The biowomb use to do this to seem like a good parent within her church group. I often heard her telling her friends how hard it was to take care of a disabled child and how the lord blessed her with a life bettering miracle. what’s funny about this is she walked away from me when I was a baby and came back when I was 10 or 11. I’d go visit her one weekend every month or so and I guess during those two days it was hard taking care of me. the biowomb barely cooked dinner and would spend hours cleaning the church, talking to her friends on the computer, doing homework for college and working on her crafts.
I am a person who has feelings, thoughts and ambitions and if you only see me as a way to advance yourself off of my disability you’re a scumbag.
8. “Guess who?” Approaching me in public and asking me to guess who you are in front of a bunch of people is not cool. If I’m wrong this makes me look stupid and puts me on the spot causing peer pressure and needless stress. It’s no different than someone in a mask jumping out of the shadows and asking you to guess who they are.
9. “Is your girlfriend blind as well?” First of all the fact that you think sighted people wouldn’t date a blind person is scary. Second no rule or predetermined set of ideas says blind people must only date blind people. I have only been with two sight impaired partners and the other women were sighted and as far as I know they didn’t have a problem with me being blind.
10. “Where’s your dog?” Not every blind person deserves or needs a guide dog, they take a lot of responsibility and a conditioned schedule that keeps the dogs training fresh. Guide dogs are amazing but there is a time and a place that is good to get one and at my current spot in life I decided that a dog isn’t a good match right now. My living location is constantly changing and I’m going to be super busy with college and my medical condition is never reliable. I would love a guide dog eventually but I’m responsible enough to know that it isn’t a good idea for now.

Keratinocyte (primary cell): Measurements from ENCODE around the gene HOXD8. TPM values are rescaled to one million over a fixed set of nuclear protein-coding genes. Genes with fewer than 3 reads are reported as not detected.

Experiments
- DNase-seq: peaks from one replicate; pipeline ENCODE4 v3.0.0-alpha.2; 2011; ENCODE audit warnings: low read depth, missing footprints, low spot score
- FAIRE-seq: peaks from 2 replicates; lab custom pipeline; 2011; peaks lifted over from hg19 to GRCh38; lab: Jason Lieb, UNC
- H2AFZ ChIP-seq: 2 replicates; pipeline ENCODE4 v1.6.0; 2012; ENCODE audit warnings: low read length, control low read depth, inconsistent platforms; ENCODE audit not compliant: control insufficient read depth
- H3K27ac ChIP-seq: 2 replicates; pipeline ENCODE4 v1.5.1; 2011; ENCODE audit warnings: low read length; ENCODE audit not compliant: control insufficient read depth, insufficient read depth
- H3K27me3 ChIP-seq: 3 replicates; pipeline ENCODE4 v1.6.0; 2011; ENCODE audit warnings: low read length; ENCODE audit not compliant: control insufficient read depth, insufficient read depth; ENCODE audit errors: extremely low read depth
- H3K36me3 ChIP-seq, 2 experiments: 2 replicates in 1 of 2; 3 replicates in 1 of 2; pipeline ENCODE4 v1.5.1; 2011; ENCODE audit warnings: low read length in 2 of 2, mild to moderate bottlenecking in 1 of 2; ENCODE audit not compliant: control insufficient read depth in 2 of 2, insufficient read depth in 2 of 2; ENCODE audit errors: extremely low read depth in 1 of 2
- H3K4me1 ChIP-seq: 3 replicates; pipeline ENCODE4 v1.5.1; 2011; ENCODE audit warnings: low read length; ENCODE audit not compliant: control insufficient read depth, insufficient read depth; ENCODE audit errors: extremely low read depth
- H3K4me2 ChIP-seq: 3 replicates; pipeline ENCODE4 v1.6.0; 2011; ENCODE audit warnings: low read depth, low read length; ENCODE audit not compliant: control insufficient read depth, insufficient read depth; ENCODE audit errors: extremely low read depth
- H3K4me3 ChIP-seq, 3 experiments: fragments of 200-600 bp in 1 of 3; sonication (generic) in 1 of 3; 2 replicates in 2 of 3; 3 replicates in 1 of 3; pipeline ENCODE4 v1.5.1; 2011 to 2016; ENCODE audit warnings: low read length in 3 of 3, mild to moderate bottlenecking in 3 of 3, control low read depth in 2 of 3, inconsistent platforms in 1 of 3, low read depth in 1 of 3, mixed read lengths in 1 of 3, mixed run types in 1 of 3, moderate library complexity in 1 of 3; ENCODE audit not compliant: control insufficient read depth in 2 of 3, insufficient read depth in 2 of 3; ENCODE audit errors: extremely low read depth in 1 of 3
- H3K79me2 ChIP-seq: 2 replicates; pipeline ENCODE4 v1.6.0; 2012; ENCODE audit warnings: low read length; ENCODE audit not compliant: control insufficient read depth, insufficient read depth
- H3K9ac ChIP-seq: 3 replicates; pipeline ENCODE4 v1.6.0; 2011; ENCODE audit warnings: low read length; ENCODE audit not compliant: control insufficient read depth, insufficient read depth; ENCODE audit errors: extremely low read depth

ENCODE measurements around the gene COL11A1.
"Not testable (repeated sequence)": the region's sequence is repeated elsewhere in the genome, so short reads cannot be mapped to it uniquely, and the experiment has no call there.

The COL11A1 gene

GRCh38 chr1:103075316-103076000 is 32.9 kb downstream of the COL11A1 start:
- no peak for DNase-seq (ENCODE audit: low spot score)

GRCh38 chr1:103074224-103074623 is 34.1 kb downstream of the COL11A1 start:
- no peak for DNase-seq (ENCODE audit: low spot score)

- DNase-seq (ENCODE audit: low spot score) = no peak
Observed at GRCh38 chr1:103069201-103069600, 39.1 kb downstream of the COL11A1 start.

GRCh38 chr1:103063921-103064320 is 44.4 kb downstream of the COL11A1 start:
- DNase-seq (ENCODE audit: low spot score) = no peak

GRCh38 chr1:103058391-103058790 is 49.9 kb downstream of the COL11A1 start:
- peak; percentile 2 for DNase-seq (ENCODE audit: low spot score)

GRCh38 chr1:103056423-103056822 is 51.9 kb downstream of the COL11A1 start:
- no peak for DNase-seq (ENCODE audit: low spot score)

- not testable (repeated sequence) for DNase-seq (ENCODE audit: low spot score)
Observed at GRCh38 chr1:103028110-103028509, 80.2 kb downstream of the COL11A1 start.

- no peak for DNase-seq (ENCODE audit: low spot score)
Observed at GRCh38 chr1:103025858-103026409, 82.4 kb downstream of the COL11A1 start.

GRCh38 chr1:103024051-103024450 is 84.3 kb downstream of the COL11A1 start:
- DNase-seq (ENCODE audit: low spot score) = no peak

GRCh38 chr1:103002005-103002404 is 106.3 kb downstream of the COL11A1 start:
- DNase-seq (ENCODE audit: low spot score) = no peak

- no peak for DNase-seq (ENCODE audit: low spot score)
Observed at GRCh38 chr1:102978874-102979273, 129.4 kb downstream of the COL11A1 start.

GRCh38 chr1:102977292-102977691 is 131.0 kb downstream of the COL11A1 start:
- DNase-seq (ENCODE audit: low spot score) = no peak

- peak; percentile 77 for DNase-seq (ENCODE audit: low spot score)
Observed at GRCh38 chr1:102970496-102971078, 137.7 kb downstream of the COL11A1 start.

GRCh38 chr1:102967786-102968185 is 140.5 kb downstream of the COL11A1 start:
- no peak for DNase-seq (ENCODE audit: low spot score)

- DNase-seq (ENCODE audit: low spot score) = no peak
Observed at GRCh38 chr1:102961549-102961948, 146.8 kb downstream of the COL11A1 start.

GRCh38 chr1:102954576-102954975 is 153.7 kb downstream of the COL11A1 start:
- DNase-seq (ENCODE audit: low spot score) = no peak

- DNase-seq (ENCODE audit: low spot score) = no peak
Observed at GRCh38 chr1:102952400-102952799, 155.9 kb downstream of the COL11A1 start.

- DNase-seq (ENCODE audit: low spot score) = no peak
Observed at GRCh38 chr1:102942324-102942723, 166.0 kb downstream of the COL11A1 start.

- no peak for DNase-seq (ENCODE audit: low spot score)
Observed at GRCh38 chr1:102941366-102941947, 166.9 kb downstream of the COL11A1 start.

11. “You can understand what your computer is saying? It sounds like some alien chatter.” If you mock my screen reader you’re an asshole. I do not find it witty or amusing when you make dumb noises or speak gibberish attempting to be funny. If I didn’t understand it why would I have it setup the way I do? I don’t make fun of the fonts and colors you use on your tablets and phones or the brightness levels you need to use. I don’t mock your abilities to read, I don’t mock the speed at which you read because its rude. It doesn’t bother me if people ask smart questions about the voice and screen reader to learn about it but I will not talk to you if you just want to be a jerk about it. I already have to isolate myself or where headphones while using my phone or laptop, this creates more feelings of being an outcast and builds a gap between me and everyone else. I can’t just stare at my phone and use it with the sound off like a sighted person can.
If given a chance I’d love a faster, quieter and more universal way of interacting with technology but for now I’m stuck listening to a robot that allows me to read faster than most of you can comprehend. I can read and understand with 98% accuracy a hundred chapter book in less than four hours. That’s about 770 words a minute which is about 3 pages.
12. “This is my blind friend Zack.” Why is it always that I’m introduced as a blind person? Out of all the interesting and crazy facts about me you choose the blind factor and that’s just off-putting to me as your friend. In high school and now college my peers refer to me as that blind guy, this blind guy has a name and really prefers you use it.
I don’t walk around introducing my friends as “Hey this is my fat friend.” or “Yo, Jake come meet my friend with the missing leg!”
If the blindness factor needs to be addressed you should probably let the blind person bring it up or make a casual opening remark about it. In some situations it does come up right away usually when someone goes in for a handshake and I am not aware they’re standing there with a hand held out and a look of confusion on their faces. You can then quietly say hey he can’t see but don’t make a big deal out of this and for the love of social etiquette do not shout my disability across a room.
A girl waved to me once and looked upset that I didn’t return the wave so a classmate yells across the crowded room, “He’s blind, give him a break!”